author = "A. Yates and Shisslak, {Catherine M} and J. Allender and M. Crago and K. Leehey",
year = "1992",
language = "English (US)",
volume = "33",
pages = "180--189",
journal = "Psychosomatics",
issn = "0033-3182",
publisher = "American Psychiatric Publishing Inc.",
number = "2",

}

TY - JOUR

T1 - Comparing obligatory to nonobligatory runners

AU - Yates, A.

AU - Shisslak, Catherine M

AU - Allender, J.

AU - Crago, M.

AU - Leehey, K.

PY - 1992

Y1 - 1992

N2 - This study compares 'obligatory' runners (runners who continue to run despite clear physical injury or contraindications) to nonobligatory runners. Both groups scored within the normal range on most psychological test indices. The two groups had more similarities than differences. The obligatory runners did present more significant elevations of the Minnesota Multiphasic Personality Inventory scales than did the nonobligatory runners. Based on their responses to the semistructured interview, the obligatory runners were significantly more concerned and rigid about weight control than the nonobligatory runners and the obligatory runners were more likely to prefer being alone. Obligatory runners were more preoccupied with their bodies and reported more positive changes in self-concept and a greater sense of control over their lives since they had begun to run. Female runners reported more satisfaction with and more positive effects from running than did male runners. Strenuous exertion is known to increase prolactin in male and female runners. Clinical research studies suggest that an increase in prolactin is associated with an obsessive preoccupation with diet and/or exercise.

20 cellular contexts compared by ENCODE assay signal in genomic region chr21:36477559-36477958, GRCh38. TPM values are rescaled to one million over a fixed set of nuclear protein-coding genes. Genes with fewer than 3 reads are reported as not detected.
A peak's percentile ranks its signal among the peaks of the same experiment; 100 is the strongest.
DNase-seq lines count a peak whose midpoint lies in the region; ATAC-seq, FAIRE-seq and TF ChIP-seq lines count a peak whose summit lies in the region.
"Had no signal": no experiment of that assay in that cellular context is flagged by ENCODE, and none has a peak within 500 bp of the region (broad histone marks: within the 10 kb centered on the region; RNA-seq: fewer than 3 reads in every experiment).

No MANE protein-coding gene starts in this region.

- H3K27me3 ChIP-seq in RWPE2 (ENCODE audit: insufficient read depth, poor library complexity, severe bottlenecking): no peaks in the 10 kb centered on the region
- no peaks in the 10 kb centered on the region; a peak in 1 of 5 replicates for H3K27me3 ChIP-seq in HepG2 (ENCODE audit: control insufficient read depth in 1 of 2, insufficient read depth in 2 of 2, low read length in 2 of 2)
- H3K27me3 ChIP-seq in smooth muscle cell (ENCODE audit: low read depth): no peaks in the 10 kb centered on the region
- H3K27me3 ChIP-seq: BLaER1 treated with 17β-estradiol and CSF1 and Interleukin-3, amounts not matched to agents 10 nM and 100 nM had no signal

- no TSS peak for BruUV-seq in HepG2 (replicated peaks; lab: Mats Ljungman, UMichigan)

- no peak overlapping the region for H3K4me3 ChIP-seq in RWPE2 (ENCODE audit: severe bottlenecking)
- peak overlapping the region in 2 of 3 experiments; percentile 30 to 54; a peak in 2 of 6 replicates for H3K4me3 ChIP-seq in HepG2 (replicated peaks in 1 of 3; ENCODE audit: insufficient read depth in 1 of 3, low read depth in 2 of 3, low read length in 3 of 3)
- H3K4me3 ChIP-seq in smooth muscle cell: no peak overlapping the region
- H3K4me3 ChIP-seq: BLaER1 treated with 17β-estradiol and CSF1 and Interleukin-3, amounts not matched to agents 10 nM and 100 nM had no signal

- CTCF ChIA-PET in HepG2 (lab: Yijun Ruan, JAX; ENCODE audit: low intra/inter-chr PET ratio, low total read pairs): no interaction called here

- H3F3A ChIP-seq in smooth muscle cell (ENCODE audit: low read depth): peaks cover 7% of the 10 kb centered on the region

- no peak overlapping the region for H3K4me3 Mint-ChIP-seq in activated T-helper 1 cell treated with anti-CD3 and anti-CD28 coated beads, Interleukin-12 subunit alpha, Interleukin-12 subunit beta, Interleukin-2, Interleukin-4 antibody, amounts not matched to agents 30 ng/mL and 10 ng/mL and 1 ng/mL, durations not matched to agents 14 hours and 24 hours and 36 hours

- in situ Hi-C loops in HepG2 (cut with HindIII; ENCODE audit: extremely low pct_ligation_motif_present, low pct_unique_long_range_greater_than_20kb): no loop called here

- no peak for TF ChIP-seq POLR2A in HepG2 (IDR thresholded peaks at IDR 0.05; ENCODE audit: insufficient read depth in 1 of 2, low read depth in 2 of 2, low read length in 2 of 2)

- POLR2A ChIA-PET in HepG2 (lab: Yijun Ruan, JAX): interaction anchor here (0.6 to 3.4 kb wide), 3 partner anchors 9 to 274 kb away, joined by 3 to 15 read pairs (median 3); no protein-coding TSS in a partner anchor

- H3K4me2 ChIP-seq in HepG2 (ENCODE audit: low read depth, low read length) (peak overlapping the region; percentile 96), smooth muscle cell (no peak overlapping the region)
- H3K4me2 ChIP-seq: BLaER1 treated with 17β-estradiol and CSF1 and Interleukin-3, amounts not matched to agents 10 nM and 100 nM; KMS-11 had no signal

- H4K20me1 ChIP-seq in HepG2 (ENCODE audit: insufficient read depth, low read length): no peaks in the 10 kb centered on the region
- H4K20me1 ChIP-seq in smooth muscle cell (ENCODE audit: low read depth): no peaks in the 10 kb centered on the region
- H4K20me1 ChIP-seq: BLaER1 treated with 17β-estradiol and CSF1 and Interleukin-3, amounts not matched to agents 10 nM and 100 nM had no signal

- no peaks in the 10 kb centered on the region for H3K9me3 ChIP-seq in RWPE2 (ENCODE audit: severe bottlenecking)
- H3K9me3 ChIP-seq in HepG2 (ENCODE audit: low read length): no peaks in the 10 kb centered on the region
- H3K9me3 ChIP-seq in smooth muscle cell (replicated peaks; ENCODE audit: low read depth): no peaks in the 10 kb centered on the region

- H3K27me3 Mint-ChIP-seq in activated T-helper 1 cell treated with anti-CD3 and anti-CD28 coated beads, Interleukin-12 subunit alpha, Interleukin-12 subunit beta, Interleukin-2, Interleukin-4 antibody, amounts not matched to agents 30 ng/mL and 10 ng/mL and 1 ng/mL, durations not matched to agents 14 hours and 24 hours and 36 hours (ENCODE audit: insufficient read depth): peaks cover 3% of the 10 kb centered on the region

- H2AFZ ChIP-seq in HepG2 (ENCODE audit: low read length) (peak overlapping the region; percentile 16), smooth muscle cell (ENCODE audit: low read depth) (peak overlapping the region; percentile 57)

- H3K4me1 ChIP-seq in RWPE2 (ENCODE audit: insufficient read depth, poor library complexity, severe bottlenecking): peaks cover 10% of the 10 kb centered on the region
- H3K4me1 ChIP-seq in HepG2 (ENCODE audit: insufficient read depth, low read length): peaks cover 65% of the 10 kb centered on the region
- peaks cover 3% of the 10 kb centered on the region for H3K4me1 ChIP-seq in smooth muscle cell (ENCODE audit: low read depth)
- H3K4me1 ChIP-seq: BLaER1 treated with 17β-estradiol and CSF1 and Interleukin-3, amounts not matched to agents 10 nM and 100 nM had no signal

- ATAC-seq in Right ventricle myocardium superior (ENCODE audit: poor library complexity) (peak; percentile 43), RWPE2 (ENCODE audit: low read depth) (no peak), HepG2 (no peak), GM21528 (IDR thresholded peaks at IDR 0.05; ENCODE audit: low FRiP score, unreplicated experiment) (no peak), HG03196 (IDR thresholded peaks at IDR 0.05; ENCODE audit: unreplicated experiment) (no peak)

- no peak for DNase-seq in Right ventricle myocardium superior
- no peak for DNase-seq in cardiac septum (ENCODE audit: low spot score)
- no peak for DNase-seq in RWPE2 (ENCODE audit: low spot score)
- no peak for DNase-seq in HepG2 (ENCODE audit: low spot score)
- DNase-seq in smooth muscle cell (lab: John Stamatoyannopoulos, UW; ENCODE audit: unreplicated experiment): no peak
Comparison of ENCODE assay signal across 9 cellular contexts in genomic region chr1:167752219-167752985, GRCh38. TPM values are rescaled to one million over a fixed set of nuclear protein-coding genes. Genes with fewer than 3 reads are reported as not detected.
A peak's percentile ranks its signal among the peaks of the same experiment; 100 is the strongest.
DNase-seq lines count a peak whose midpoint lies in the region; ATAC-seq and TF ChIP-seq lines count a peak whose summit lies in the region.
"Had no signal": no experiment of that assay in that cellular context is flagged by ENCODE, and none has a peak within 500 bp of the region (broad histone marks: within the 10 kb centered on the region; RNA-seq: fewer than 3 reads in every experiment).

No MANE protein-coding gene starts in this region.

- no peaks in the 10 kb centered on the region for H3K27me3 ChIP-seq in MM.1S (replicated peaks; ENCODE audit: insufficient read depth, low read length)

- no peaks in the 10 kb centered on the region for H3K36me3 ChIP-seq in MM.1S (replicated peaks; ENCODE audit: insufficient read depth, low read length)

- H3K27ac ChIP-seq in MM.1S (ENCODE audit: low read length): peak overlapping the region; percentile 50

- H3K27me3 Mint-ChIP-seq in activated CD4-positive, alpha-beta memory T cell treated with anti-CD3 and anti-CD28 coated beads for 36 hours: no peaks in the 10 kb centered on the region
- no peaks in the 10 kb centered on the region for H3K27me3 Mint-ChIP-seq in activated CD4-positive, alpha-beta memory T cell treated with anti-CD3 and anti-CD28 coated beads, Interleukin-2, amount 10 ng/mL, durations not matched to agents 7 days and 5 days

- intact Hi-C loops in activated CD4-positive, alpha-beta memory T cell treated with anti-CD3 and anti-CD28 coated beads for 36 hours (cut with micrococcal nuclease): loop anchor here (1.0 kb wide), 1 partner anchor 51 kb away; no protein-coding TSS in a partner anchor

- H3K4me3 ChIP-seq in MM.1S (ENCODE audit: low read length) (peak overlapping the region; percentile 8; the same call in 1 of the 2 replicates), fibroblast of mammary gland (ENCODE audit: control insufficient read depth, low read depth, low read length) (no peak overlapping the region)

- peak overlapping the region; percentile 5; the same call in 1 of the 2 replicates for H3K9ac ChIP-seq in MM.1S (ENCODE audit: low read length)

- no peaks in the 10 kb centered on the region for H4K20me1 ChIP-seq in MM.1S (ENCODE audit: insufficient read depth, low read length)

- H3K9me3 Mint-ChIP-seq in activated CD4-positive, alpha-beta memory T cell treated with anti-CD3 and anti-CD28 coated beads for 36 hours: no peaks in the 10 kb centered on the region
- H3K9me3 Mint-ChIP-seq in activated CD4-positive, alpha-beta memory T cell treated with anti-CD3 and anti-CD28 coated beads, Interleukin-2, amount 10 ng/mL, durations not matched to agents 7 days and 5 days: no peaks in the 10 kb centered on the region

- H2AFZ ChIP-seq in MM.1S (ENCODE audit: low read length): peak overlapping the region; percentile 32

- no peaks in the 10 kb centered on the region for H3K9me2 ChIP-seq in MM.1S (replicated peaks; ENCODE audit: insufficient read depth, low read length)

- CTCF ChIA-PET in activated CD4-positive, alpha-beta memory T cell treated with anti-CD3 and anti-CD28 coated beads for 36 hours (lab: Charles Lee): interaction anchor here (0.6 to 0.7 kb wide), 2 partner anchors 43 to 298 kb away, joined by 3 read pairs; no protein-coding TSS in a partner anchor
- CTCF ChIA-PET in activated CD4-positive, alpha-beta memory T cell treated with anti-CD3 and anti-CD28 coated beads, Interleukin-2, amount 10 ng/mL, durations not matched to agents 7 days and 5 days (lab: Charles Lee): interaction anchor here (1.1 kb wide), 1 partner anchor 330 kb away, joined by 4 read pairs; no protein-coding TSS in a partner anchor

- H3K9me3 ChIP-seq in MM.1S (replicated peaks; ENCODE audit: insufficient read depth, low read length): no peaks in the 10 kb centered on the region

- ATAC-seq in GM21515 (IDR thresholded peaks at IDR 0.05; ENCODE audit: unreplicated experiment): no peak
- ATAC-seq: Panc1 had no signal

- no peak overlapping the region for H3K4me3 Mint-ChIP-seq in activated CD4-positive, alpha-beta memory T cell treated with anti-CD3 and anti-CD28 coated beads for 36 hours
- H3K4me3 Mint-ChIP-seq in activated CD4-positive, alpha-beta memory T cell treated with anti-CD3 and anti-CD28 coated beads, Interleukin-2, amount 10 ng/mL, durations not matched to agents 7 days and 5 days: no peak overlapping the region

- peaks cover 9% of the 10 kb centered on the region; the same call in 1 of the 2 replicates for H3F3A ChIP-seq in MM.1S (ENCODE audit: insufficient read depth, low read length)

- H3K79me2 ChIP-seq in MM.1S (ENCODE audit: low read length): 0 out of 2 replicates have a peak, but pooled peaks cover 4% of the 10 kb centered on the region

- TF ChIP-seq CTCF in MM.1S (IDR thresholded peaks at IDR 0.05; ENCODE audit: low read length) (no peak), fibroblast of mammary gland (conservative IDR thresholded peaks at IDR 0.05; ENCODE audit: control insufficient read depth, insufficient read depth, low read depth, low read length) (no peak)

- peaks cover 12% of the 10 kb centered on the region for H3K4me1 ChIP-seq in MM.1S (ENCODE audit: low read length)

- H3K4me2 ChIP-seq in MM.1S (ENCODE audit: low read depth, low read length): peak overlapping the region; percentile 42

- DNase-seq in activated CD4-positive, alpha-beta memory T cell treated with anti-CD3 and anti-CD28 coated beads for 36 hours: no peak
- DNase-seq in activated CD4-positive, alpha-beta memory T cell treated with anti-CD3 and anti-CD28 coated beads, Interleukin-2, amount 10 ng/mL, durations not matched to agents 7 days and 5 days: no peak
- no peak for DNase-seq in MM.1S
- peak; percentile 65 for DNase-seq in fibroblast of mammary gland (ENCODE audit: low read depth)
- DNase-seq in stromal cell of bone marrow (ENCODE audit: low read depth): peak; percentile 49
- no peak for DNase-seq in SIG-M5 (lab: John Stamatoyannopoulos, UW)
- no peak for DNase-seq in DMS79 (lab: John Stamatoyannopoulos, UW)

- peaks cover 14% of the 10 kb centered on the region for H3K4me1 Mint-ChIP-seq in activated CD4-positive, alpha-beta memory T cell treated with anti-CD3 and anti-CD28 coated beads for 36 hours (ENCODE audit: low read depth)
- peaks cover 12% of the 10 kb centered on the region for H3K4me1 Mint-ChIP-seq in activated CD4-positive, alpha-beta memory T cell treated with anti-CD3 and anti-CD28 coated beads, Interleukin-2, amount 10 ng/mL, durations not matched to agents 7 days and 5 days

AB - This study compares 'obligatory' runners (runners who continue to run despite clear physical injury or contraindications) to nonobligatory runners. Both groups scored within the normal range on most psychological test indices. The two groups had more similarities than differences. The obligatory runners did present more significant elevations of the Minnesota Multiphasic Personality Inventory scales than did the nonobligatory runners. Based on their responses to the semistructured interview, the obligatory runners were significantly more concerned and rigid about weight control than the nonobligatory runners and the obligatory runners were more likely to prefer being alone. Obligatory runners were more preoccupied with their bodies and reported more positive changes in self-concept and a greater sense of control over their lives since they had begun to run. Female runners reported more satisfaction with and more positive effects from running than did male runners. Strenuous exertion is known to increase prolactin in male and female runners. Clinical research studies suggest that an increase in prolactin is associated with an obsessive preoccupation with diet and/or exercise.

UR - http://www.scopus.com/inward/record.url?scp=0026529889&partnerID=8YFLogxK

UR - http://www.scopus.com/inward/citedby.url?scp=0026529889&partnerID=8YFLogxK

M3 - Article

C2 - 1557483

AN - SCOPUS:0026529889

VL - 33

SP - 180

EP - 189

JO - Psychosomatics

JF - Psychosomatics

SN - 0033-3182

IS - 2

ER -